Comments after the Cambrai Offensive
Friday, October 11, 1918
Transcribed by: marc
Our battalion has been engaged continuously since the great offensive began, and we have been in action on the Amiens and Arras fronts, and recently at Cambrai where I was wounded, being admitted to this hospital on the 3rd inst. The Germans put up a great fight at Cambrai, and it was unquestionably the fiercest scrap the Canadians have had for some time. Martin was hit at Arras, having four machine-gun bullet wounds in his left arm. Generally speaking, the German morale at the present time is very low, as in several instances large numbers surrender without even firing a shot. There is also a great deal of malingering amongst them. The enemy has not used any of his crack cavalry against us, and the present open warfare gives him every opportunity to do so. The German population is suffering great privations, and it is quite possible that they are eating up all their horseflesh.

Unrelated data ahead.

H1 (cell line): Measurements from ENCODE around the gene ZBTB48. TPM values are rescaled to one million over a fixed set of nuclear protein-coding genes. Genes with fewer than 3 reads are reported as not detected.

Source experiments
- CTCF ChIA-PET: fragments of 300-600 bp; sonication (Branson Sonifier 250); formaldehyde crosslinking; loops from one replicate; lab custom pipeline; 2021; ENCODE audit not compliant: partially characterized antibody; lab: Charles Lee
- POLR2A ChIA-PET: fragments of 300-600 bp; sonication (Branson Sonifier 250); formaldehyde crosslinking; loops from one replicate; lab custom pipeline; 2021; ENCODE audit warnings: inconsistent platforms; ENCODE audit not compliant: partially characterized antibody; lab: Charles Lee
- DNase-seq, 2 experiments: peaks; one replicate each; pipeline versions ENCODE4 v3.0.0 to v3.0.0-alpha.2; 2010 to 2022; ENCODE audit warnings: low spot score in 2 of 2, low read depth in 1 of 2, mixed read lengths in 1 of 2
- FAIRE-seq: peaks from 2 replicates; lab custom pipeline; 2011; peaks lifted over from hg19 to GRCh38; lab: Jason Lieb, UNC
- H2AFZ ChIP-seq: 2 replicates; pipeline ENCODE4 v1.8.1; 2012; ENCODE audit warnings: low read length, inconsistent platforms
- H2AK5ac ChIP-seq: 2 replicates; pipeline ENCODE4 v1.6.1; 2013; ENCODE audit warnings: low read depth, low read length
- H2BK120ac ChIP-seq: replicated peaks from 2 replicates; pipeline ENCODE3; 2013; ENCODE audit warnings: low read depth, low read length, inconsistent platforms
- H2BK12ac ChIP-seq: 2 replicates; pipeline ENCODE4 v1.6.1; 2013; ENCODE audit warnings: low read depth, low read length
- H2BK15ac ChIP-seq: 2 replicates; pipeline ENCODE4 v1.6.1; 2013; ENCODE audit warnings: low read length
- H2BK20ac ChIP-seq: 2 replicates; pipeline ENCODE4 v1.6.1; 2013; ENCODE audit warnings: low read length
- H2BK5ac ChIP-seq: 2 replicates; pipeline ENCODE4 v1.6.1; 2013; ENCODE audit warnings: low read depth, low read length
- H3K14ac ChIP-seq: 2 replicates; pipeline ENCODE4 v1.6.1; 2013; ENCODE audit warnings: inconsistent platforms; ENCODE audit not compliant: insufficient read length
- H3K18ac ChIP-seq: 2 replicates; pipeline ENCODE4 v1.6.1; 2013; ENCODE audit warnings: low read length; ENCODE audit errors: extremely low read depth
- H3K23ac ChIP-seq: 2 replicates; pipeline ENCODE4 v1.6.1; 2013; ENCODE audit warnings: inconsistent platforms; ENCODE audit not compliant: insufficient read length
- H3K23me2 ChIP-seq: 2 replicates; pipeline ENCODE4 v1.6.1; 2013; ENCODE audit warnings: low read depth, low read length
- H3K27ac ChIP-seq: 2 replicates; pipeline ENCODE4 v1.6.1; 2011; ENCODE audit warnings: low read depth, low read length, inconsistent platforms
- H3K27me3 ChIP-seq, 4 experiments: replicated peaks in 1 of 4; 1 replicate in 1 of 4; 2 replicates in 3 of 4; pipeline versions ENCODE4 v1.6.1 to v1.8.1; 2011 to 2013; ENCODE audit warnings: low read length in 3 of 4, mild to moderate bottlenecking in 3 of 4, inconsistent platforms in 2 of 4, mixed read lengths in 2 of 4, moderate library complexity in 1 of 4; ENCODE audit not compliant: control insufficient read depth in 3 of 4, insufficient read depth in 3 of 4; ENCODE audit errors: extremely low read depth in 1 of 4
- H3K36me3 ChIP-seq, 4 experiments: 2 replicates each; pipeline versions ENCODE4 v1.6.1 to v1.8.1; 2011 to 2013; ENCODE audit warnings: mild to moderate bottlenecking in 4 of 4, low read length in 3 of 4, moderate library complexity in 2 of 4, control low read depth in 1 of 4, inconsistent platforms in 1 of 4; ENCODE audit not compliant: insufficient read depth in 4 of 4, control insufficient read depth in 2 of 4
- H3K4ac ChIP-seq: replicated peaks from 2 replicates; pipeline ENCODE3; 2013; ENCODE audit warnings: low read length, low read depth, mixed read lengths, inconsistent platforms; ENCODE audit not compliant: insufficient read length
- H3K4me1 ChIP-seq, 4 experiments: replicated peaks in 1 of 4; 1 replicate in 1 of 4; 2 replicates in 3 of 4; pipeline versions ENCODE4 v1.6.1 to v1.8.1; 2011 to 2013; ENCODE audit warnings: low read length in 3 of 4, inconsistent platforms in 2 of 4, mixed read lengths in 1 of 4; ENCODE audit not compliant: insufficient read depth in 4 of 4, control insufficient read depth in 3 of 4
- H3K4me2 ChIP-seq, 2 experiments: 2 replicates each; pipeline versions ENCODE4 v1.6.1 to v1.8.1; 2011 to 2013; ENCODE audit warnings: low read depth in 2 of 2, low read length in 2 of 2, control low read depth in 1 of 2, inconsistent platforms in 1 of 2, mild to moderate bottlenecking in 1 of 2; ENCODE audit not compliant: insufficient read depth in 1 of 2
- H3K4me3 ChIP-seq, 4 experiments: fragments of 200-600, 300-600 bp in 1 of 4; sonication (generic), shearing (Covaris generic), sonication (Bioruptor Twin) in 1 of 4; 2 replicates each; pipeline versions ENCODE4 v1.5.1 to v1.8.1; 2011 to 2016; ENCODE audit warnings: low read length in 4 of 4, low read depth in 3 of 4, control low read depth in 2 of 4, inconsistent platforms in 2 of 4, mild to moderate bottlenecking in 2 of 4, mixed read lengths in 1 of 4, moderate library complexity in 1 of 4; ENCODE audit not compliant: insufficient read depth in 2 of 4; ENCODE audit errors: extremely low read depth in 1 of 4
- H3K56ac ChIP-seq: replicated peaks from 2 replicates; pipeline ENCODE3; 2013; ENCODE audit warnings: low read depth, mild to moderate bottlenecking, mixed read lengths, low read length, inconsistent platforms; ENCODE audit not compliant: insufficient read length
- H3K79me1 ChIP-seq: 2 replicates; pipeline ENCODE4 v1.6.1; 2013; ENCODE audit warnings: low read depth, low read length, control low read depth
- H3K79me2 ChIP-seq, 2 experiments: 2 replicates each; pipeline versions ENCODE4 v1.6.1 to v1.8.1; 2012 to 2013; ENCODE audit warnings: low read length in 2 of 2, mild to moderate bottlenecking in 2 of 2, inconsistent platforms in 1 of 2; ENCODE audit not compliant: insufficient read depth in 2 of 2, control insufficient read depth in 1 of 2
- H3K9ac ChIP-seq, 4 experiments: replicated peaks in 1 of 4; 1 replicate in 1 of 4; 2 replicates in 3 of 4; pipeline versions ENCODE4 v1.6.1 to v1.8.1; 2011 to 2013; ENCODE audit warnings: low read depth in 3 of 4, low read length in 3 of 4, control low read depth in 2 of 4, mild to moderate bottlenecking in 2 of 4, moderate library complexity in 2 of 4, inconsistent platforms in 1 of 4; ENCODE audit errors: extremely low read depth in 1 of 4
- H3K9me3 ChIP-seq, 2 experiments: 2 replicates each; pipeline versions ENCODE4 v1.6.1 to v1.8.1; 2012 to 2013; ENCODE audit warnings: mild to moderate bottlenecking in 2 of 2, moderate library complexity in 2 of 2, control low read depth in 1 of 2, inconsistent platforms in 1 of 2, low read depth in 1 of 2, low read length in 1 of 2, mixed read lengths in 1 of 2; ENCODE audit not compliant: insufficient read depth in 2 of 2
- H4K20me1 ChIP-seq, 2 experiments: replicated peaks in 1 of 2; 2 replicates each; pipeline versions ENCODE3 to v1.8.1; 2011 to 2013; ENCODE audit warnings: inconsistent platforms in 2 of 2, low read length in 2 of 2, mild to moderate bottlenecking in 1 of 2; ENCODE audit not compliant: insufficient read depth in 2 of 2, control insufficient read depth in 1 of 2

Bulgaria having surrendered, things at the present time look very encouraging, and it is generally believed that it will not be long before Turkey takes a similar course.
I have not heard anything regarding Taylor, Dinning or Hughes since I have been over here.